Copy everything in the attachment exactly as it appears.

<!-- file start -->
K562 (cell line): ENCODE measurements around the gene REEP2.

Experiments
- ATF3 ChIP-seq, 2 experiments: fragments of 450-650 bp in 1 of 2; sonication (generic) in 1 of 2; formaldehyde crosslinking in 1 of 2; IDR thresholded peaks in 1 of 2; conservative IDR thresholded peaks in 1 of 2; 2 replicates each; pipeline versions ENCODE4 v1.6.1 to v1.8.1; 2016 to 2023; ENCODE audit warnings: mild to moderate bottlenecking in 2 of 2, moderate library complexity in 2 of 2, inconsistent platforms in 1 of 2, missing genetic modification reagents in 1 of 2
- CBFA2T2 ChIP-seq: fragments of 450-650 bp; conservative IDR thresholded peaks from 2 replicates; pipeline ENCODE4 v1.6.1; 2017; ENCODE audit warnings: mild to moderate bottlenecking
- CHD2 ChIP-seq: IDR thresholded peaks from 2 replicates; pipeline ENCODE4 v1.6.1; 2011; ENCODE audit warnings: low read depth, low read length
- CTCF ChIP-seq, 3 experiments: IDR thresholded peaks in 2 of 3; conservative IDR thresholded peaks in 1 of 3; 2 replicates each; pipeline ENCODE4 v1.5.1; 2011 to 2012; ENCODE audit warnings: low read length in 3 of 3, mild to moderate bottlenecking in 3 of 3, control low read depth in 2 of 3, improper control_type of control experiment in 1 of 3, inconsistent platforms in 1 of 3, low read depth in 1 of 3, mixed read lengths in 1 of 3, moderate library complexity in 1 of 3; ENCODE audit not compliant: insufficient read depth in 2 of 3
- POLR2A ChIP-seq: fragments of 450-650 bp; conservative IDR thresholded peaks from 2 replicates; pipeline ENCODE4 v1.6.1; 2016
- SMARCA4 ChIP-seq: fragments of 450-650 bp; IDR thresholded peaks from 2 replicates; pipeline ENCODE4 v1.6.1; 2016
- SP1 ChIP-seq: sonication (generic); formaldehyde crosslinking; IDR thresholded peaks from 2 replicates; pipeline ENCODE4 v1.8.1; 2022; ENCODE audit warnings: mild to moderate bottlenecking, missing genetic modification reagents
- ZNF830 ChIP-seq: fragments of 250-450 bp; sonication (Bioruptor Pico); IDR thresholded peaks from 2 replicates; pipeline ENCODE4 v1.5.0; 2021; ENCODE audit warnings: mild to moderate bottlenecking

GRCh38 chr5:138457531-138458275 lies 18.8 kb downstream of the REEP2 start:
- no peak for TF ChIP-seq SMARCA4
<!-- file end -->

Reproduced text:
K562 (cell line): ENCODE measurements around the gene REEP2.

Experiments
- ATF3 ChIP-seq, 2 experiments: fragments of 450-650 bp in 1 of 2; sonication (generic) in 1 of 2; formaldehyde crosslinking in 1 of 2; IDR thresholded peaks in 1 of 2; conservative IDR thresholded peaks in 1 of 2; 2 replicates each; pipeline versions ENCODE4 v1.6.1 to v1.8.1; 2016 to 2023; ENCODE audit warnings: mild to moderate bottlenecking in 2 of 2, moderate library complexity in 2 of 2, inconsistent platforms in 1 of 2, missing genetic modification reagents in 1 of 2
- CBFA2T2 ChIP-seq: fragments of 450-650 bp; conservative IDR thresholded peaks from 2 replicates; pipeline ENCODE4 v1.6.1; 2017; ENCODE audit warnings: mild to moderate bottlenecking
- CHD2 ChIP-seq: IDR thresholded peaks from 2 replicates; pipeline ENCODE4 v1.6.1; 2011; ENCODE audit warnings: low read depth, low read length
- CTCF ChIP-seq, 3 experiments: IDR thresholded peaks in 2 of 3; conservative IDR thresholded peaks in 1 of 3; 2 replicates each; pipeline ENCODE4 v1.5.1; 2011 to 2012; ENCODE audit warnings: low read length in 3 of 3, mild to moderate bottlenecking in 3 of 3, control low read depth in 2 of 3, improper control_type of control experiment in 1 of 3, inconsistent platforms in 1 of 3, low read depth in 1 of 3, mixed read lengths in 1 of 3, moderate library complexity in 1 of 3; ENCODE audit not compliant: insufficient read depth in 2 of 3
- POLR2A ChIP-seq: fragments of 450-650 bp; conservative IDR thresholded peaks from 2 replicates; pipeline ENCODE4 v1.6.1; 2016
- SMARCA4 ChIP-seq: fragments of 450-650 bp; IDR thresholded peaks from 2 replicates; pipeline ENCODE4 v1.6.1; 2016
- SP1 ChIP-seq: sonication (generic); formaldehyde crosslinking; IDR thresholded peaks from 2 replicates; pipeline ENCODE4 v1.8.1; 2022; ENCODE audit warnings: mild to moderate bottlenecking, missing genetic modification reagents
- ZNF830 ChIP-seq: fragments of 250-450 bp; sonication (Bioruptor Pico); IDR thresholded peaks from 2 replicates; pipeline ENCODE4 v1.5.0; 2021; ENCODE audit warnings: mild to moderate bottlenecking

GRCh38 chr5:138457531-138458275 lies 18.8 kb downstream of the REEP2 start:
- no peak for TF ChIP-seq SMARCA4